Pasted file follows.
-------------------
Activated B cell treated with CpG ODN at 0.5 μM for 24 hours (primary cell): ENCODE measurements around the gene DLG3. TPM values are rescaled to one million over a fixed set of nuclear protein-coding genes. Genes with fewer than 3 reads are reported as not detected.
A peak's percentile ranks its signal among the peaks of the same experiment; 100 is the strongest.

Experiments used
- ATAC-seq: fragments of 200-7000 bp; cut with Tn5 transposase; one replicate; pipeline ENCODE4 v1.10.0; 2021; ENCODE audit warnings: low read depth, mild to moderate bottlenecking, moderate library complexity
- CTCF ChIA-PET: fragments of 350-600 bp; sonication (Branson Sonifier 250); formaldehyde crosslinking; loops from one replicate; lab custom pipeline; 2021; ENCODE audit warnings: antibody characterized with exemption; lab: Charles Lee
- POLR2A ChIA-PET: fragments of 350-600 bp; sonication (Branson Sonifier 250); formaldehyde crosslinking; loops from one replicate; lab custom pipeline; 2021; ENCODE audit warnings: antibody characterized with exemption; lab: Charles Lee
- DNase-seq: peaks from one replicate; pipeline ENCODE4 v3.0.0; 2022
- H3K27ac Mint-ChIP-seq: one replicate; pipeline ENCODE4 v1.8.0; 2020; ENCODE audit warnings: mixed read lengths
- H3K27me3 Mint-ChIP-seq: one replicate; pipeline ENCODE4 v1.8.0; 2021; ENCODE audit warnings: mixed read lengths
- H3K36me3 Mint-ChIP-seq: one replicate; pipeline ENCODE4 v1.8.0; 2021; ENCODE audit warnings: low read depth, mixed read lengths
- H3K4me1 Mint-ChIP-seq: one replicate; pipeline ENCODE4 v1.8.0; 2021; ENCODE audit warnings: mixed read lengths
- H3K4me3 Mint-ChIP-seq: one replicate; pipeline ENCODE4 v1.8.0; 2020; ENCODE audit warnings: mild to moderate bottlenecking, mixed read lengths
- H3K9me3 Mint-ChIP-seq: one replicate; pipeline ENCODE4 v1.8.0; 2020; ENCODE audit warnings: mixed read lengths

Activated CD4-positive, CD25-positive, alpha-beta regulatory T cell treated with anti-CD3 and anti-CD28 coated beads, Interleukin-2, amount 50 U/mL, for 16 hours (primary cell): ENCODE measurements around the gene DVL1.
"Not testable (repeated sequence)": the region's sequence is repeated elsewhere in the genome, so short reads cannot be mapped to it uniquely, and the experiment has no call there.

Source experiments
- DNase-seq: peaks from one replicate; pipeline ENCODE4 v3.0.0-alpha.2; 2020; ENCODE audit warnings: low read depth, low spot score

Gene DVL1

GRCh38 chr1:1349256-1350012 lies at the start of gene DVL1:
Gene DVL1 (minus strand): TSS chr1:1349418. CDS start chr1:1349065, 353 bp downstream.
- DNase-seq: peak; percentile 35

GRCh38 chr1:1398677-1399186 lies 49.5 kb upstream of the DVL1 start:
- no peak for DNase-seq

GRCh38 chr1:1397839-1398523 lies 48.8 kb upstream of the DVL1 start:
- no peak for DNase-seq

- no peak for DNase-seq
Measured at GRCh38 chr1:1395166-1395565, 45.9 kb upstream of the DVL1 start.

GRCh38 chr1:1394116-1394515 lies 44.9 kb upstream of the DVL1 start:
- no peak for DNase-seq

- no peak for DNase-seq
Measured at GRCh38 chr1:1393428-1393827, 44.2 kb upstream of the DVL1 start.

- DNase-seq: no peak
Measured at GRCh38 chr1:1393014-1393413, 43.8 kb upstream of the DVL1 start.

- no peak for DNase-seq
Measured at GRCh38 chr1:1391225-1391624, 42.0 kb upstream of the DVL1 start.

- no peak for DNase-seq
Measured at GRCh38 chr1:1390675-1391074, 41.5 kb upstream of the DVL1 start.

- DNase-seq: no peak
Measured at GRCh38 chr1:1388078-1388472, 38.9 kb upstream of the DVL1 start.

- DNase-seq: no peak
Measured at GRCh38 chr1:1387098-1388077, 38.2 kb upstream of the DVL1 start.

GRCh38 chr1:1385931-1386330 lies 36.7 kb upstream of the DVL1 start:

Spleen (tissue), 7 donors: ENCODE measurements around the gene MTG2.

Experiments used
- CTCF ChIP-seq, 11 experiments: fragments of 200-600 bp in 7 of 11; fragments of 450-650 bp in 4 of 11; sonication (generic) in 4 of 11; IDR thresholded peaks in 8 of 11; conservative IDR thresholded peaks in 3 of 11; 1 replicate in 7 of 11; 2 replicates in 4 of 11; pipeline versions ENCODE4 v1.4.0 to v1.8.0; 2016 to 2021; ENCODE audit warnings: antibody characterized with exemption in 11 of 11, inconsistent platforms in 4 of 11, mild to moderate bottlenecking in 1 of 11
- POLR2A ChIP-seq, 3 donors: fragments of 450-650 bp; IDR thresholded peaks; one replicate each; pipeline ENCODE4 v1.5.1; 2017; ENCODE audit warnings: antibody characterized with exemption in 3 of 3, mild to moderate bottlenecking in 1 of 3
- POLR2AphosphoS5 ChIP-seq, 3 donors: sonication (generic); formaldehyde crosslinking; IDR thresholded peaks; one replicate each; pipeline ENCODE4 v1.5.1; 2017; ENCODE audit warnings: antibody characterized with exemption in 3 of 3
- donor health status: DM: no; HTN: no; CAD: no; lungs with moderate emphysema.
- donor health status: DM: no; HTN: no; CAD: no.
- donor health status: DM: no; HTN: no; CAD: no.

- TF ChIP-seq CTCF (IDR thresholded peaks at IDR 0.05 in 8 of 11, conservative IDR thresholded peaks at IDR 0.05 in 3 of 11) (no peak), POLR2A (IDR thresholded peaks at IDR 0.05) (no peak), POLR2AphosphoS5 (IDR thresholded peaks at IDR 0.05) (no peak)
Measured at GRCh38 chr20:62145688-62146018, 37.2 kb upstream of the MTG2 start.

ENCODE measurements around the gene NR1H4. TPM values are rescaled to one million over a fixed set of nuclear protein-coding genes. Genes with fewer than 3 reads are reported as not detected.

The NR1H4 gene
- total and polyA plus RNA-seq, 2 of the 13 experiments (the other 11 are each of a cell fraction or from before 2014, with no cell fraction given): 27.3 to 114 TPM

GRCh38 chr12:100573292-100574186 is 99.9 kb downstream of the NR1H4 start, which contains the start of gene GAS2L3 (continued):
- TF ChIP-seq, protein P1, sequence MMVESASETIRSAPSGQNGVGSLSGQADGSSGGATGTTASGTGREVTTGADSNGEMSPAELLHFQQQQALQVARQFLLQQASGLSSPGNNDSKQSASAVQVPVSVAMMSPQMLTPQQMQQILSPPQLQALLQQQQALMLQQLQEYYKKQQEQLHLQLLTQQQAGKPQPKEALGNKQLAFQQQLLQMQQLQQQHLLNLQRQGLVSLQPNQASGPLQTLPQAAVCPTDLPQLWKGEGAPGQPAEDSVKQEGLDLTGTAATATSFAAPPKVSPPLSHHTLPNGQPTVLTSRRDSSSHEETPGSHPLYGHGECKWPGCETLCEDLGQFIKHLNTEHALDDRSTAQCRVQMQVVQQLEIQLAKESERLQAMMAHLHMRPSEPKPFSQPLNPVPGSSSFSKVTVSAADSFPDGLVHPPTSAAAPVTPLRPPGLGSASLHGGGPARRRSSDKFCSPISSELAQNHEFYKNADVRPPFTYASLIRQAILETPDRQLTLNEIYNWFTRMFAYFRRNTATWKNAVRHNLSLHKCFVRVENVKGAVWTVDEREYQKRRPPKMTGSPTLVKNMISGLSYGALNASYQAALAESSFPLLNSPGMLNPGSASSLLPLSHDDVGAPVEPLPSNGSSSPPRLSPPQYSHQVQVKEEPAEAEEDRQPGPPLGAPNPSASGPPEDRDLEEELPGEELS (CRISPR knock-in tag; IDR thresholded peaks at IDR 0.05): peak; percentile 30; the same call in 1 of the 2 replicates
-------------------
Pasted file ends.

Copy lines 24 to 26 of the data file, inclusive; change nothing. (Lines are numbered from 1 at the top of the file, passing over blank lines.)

GRCh38 chr1:1397839-1398523 lies 48.8 kb upstream of the DVL1 start:
- no peak for DNase-seq

- no peak for DNase-seq